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      Biochemical markers of muscular damage.

      Clinical chemistry and laboratory medicine : CCLM / FESCC

      Aldehyde-Lyases, blood, Aspartate Aminotransferases, Biological Markers, Carbonic Anhydrase III, Creatine Kinase, Humans, Lactate Dehydrogenases, Muscle, Skeletal, injuries, Myoglobin, Oxidative Stress, Rhabdomyolysis, diagnosis, Troponin

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          Abstract

          Muscle tissue may be damaged following intense prolonged training as a consequence of both metabolic and mechanical factors. Serum levels of skeletal muscle enzymes or proteins are markers of the functional status of muscle tissue, and vary widely in both pathological and physiological conditions. Creatine kinase, lactate dehydrogenase, aldolase, myoglobin, troponin, aspartate aminotransferase, and carbonic anhydrase CAIII are the most useful serum markers of muscle injury, but apoptosis in muscle tissues subsequent to strenuous exercise may be also triggered by increased oxidative stress. Therefore, total antioxidant status can be used to evaluate the level of stress in muscle by other markers, such as thiobarbituric acid-reactive substances, malondialdehyde, sulfhydril groups, reduced glutathione, oxidized glutathione, superoxide dismutase, catalase and others. As the various markers provide a composite picture of muscle status, we recommend using more than one to provide a better estimation of muscle stress.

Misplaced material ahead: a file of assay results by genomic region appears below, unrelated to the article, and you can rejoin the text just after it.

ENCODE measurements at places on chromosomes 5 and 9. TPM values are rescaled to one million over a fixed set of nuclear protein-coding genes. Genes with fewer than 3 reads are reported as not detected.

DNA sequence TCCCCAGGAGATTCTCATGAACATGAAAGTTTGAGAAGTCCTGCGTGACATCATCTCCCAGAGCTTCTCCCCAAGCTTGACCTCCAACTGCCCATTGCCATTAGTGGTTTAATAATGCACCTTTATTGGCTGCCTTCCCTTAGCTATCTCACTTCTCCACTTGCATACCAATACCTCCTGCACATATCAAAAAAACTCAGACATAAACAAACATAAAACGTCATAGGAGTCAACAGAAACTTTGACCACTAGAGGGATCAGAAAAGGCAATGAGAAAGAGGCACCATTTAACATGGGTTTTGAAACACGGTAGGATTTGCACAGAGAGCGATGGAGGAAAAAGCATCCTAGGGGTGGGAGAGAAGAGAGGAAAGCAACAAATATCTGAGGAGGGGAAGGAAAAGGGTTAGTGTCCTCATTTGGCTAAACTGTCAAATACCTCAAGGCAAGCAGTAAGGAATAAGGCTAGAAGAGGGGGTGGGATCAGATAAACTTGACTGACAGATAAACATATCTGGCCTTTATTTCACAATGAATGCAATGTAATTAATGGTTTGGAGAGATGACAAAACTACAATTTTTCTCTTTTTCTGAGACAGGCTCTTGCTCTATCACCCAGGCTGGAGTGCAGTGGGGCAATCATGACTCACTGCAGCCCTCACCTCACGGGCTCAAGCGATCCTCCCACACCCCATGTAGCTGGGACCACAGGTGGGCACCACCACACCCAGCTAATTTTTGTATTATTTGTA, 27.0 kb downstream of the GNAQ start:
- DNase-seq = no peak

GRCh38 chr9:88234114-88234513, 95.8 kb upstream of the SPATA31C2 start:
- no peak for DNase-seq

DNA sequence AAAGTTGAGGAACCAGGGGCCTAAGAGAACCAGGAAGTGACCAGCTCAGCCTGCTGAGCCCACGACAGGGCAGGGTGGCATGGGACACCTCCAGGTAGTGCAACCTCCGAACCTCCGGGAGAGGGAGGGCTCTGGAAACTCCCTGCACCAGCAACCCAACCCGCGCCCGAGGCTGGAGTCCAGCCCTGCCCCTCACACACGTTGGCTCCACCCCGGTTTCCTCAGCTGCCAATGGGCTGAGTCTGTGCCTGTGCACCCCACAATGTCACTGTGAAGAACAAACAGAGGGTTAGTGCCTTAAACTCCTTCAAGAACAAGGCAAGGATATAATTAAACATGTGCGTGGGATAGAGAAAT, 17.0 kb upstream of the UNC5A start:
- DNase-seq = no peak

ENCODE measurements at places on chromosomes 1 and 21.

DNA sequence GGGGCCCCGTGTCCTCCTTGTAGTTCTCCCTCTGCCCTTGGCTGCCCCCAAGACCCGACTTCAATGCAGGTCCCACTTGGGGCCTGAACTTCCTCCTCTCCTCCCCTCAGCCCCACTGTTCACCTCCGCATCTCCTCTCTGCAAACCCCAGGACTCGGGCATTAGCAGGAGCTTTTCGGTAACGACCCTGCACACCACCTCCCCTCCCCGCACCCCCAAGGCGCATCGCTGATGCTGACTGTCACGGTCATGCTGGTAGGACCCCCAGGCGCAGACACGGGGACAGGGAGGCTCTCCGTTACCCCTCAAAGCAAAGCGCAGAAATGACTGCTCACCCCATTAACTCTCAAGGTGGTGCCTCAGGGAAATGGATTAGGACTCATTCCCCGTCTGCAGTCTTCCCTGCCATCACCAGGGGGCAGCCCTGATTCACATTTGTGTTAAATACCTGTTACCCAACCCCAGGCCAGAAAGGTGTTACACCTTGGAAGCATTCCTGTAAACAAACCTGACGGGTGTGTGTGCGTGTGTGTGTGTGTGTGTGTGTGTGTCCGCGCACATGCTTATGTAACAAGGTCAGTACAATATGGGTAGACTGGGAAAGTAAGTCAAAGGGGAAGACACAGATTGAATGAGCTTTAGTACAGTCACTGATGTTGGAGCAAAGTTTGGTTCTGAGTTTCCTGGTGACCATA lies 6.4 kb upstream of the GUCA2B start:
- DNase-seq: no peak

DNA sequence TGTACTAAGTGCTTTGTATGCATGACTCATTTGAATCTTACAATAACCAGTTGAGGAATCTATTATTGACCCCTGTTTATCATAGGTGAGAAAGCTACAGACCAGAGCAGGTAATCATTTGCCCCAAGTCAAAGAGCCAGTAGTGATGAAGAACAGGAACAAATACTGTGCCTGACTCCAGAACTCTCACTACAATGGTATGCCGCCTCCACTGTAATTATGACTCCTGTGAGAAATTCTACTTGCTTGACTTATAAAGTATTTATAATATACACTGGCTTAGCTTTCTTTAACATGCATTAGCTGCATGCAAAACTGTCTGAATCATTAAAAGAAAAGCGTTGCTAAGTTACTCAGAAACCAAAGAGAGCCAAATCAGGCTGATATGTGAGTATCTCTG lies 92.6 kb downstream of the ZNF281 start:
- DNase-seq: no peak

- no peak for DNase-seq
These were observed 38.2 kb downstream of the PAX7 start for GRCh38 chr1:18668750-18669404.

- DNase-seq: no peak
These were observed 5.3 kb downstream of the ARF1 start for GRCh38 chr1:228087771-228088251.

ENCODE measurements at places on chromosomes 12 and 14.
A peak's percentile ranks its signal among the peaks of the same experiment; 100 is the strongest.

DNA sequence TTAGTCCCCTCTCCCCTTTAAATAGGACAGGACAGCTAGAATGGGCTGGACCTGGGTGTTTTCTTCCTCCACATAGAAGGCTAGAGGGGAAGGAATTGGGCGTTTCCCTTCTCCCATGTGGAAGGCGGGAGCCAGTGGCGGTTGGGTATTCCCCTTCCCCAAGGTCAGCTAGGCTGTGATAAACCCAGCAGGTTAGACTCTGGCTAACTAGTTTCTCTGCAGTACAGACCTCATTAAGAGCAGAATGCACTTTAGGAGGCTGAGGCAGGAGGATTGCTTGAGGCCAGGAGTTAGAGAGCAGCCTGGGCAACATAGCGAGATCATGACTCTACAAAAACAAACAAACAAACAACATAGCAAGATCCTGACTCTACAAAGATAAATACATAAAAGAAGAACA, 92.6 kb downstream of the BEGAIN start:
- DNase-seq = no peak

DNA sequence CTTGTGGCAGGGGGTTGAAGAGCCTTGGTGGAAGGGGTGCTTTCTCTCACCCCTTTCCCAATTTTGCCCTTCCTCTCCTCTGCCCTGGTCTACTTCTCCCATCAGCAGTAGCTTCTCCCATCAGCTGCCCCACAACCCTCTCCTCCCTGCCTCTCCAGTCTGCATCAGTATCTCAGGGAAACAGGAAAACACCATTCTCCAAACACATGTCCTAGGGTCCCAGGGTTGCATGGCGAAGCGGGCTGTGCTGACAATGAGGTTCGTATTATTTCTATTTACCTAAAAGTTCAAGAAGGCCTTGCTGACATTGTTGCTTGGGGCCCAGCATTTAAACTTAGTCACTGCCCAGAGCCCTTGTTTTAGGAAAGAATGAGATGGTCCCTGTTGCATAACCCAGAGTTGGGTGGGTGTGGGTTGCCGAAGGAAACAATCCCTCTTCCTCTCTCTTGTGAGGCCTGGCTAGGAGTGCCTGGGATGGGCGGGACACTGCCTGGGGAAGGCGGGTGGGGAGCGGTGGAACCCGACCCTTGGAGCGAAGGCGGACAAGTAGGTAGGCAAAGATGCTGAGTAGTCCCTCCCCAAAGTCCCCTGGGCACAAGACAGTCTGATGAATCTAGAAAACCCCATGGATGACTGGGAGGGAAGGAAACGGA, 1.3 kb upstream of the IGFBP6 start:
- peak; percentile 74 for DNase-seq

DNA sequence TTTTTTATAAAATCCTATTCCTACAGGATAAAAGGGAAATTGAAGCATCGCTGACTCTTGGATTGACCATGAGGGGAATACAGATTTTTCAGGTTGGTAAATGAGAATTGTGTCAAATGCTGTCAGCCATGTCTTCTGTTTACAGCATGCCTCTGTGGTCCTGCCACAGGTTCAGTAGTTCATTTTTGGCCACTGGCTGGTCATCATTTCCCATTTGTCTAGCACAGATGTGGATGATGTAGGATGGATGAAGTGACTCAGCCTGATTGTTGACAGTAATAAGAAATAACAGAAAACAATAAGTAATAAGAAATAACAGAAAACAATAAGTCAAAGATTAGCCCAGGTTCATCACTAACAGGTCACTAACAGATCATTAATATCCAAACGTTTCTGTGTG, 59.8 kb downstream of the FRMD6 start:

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          Journal
          20518645
          10.1515/CCLM.2010.179

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